🏳️‍🌈Pride Month- Celebrating Representation in TTRPGs (2024)


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Argyle King

Legend
This feels like someone setting up a trap no matter what the answer.

I'll spring it.

I'd love for all of the cast of characters to mimic the diversity of the setting. I also love for characters, including the villainous, to be well developed with their own reasonable motivations. Remember that a villain is rarely the bad guy to themselves. Some fantasy beings like demons and devils are the exceptions, but those fall outside the normal diversity roles anyhow.

No trap; it was simply a question.

For some people (regardless of identity or group) representation doesn't always extend to portrayals that may be less flattering or less likeable characters.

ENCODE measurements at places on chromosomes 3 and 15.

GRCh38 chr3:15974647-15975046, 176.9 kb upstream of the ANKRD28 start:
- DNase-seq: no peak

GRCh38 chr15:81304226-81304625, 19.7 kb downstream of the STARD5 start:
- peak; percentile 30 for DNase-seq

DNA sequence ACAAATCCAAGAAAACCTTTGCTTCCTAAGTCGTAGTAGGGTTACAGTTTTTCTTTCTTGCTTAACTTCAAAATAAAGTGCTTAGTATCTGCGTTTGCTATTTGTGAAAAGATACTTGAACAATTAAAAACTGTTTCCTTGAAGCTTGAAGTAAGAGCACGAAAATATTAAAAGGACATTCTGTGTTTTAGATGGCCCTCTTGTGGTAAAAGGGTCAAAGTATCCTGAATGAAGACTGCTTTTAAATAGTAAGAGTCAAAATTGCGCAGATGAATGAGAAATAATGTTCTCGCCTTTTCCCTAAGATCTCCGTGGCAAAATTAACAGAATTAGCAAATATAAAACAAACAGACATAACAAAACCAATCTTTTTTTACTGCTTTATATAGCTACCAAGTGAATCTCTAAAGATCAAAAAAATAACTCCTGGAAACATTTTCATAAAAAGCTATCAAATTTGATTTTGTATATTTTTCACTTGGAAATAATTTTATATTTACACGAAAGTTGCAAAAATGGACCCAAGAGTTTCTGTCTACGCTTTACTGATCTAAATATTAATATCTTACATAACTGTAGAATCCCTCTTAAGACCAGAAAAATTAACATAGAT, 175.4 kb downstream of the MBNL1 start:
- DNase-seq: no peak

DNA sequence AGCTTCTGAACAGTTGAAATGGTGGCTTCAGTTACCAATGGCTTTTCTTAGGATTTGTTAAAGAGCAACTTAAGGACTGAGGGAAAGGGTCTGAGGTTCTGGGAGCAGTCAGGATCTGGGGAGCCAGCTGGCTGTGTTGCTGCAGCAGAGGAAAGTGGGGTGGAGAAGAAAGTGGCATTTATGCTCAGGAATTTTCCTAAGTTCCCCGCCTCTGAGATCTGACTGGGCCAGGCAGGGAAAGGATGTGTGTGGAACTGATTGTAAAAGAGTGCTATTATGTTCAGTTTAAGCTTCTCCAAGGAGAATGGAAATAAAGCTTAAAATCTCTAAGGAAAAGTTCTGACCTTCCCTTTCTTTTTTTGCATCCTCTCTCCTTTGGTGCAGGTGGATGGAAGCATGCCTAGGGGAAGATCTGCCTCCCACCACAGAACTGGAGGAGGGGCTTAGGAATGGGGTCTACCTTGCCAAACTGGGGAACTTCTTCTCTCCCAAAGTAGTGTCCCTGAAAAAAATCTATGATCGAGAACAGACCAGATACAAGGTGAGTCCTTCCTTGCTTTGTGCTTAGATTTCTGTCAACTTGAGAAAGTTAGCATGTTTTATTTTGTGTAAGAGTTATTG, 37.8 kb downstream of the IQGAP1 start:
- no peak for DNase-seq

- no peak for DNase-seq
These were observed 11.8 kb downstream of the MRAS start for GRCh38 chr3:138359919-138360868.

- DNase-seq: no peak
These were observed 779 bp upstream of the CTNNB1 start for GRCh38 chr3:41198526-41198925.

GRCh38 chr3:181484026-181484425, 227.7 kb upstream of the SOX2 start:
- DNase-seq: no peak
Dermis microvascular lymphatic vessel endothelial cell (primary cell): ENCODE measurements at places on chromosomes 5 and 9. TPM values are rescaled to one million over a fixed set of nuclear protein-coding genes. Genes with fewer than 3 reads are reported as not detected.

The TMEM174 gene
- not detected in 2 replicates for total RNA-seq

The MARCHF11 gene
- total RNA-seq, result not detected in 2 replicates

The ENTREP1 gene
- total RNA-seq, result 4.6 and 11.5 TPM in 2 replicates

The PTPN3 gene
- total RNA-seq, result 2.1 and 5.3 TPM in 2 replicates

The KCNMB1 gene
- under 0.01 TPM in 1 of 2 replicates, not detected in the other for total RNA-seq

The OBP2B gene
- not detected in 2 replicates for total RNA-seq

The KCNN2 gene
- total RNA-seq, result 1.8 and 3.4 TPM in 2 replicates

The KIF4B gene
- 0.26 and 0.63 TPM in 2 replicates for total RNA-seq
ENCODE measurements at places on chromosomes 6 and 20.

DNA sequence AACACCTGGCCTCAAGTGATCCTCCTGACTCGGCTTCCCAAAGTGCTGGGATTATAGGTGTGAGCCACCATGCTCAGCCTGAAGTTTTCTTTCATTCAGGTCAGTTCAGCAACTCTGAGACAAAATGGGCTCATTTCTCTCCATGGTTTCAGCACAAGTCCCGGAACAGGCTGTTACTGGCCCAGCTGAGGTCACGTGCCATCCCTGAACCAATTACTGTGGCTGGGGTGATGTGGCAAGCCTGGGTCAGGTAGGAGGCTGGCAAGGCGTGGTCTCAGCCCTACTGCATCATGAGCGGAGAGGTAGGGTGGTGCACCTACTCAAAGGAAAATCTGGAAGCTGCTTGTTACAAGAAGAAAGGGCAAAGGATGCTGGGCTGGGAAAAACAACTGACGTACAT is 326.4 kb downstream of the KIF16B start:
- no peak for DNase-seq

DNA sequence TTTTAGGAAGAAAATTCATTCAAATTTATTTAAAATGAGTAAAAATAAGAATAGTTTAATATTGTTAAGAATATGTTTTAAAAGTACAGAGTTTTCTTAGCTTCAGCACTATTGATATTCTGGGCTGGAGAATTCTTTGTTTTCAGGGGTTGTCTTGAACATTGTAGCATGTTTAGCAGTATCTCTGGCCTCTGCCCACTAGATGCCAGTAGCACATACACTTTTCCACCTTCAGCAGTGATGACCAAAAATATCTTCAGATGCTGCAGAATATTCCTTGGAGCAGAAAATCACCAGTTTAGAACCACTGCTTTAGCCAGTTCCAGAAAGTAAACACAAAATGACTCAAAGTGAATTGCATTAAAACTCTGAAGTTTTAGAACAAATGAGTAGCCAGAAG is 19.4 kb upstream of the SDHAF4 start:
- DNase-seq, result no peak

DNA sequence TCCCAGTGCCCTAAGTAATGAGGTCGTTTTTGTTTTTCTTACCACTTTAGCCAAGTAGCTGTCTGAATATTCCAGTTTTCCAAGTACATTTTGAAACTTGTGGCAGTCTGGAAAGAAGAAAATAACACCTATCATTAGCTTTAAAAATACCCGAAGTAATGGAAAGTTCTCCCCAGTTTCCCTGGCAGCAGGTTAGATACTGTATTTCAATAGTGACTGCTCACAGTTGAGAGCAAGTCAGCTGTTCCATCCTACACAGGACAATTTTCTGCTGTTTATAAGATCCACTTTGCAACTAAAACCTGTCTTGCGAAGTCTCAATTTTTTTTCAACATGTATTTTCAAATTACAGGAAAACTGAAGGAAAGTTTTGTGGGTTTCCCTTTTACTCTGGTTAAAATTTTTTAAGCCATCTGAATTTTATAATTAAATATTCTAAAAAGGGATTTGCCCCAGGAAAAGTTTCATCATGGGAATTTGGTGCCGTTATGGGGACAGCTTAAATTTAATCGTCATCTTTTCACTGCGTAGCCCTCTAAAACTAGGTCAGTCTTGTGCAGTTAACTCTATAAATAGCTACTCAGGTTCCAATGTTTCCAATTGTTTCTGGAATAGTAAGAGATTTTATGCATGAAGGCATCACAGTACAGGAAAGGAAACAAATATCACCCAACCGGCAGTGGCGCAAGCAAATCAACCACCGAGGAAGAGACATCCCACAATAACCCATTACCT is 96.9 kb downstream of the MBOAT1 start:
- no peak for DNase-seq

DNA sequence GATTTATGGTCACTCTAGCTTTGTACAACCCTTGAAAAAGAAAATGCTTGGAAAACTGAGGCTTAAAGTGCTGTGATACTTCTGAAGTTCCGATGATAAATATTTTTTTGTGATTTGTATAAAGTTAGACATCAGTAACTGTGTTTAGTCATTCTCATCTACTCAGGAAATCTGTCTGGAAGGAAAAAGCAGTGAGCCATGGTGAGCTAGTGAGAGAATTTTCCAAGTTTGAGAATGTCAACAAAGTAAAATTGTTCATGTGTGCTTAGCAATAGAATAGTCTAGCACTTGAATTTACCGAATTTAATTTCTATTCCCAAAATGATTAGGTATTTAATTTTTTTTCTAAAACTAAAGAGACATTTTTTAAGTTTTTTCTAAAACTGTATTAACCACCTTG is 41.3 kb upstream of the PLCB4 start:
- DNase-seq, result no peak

As for falling outside of "normal" diversity roles, that is also true of fantasy species and beings (such as lizardfolk, plasmoids, and etc) for whom the general human understanding of sex and gender do not apply.
 

Staffan

Legend
I've never heard anyone complain about Corellon being gender-fluid, even the folks I might have expected to. It's interesting.
I think it was because back in the day, a big deal wasn't made about it. I do remember a few years back – maybe when Volo's came out? – and it was suggested that eladrin, being closer to Corellon in their nature, could change sex/gender over time, and that caused a bit of a stir.
I can't remember who I heard this from, but they said "Good representation is boring." As long as LGBTQ people aren't only portrayed as villains I don't think it's a problem.